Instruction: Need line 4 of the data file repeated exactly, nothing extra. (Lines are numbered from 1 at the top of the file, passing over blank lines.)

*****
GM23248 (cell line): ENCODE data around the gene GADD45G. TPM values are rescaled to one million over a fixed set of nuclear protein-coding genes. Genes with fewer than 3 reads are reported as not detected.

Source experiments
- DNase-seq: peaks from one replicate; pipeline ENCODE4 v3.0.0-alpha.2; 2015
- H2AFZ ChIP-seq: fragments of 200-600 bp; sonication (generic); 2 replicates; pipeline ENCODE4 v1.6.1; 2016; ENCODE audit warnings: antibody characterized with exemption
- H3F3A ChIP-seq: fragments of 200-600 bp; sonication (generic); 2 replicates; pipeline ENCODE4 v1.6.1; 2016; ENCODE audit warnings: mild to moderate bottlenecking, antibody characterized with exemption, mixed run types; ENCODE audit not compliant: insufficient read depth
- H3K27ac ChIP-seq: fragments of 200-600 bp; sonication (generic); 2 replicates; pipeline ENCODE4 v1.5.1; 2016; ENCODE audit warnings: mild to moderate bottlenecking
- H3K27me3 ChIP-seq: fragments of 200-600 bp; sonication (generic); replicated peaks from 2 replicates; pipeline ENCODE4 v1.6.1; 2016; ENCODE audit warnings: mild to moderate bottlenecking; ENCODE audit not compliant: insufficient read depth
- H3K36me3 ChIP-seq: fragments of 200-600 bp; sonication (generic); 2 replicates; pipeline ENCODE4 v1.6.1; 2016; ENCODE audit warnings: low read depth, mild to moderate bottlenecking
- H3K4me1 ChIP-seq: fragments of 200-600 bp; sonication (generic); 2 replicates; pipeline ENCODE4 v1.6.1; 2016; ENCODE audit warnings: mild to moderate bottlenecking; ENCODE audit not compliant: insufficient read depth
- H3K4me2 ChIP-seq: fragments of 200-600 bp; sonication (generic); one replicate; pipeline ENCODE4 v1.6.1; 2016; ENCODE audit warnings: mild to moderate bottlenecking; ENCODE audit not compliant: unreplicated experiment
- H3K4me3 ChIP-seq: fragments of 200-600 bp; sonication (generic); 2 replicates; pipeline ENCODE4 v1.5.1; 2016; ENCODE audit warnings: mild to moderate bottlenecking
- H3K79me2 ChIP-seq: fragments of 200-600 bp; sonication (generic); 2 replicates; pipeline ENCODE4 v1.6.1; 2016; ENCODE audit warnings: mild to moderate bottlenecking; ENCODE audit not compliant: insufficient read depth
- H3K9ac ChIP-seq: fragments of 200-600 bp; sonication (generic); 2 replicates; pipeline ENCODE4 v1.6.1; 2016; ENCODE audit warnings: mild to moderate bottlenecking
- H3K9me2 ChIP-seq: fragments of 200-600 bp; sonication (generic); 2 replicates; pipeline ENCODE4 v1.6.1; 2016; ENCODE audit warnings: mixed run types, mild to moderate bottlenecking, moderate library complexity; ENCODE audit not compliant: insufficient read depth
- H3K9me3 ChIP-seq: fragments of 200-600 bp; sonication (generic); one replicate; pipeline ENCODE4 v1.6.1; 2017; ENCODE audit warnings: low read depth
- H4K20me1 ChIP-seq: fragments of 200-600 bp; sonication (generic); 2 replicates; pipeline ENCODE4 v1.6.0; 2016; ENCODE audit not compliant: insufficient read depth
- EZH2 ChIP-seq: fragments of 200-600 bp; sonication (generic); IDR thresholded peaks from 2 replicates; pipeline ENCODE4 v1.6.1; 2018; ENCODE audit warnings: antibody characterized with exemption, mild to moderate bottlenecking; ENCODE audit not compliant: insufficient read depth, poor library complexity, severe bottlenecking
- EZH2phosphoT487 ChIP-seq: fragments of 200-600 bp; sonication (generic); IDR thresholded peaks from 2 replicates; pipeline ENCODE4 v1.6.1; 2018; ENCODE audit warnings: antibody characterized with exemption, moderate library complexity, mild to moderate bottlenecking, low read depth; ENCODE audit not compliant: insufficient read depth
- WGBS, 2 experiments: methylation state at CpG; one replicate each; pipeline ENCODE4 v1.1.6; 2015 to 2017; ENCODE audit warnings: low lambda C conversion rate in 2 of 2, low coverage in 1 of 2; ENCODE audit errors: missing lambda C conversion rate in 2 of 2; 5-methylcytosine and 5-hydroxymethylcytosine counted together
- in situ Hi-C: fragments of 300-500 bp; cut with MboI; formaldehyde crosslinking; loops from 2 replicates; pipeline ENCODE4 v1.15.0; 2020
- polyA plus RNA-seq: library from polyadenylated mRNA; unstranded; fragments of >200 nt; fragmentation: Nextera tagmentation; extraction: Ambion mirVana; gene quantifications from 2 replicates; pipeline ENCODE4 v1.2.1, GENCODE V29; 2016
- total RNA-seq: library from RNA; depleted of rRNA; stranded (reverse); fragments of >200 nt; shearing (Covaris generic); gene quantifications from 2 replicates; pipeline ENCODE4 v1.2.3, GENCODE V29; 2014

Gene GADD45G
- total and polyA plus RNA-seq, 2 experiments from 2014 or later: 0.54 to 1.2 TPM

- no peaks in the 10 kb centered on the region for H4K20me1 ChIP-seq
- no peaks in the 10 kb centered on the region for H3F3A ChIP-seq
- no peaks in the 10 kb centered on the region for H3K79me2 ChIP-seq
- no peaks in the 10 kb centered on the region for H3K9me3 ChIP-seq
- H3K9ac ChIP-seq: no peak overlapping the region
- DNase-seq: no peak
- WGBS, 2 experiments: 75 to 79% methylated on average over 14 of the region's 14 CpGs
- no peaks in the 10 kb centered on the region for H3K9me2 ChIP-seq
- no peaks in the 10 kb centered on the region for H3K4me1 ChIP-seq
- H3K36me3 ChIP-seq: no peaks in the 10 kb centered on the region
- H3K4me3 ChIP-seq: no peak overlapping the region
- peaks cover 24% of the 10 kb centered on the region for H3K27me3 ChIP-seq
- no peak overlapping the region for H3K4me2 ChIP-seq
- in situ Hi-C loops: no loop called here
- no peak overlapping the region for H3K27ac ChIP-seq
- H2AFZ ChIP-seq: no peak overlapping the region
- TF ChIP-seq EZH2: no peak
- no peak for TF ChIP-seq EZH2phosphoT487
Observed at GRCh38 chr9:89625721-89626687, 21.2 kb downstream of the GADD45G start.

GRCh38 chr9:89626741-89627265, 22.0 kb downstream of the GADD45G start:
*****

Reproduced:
- H2AFZ ChIP-seq: fragments of 200-600 bp; sonication (generic); 2 replicates; pipeline ENCODE4 v1.6.1; 2016; ENCODE audit warnings: antibody characterized with exemption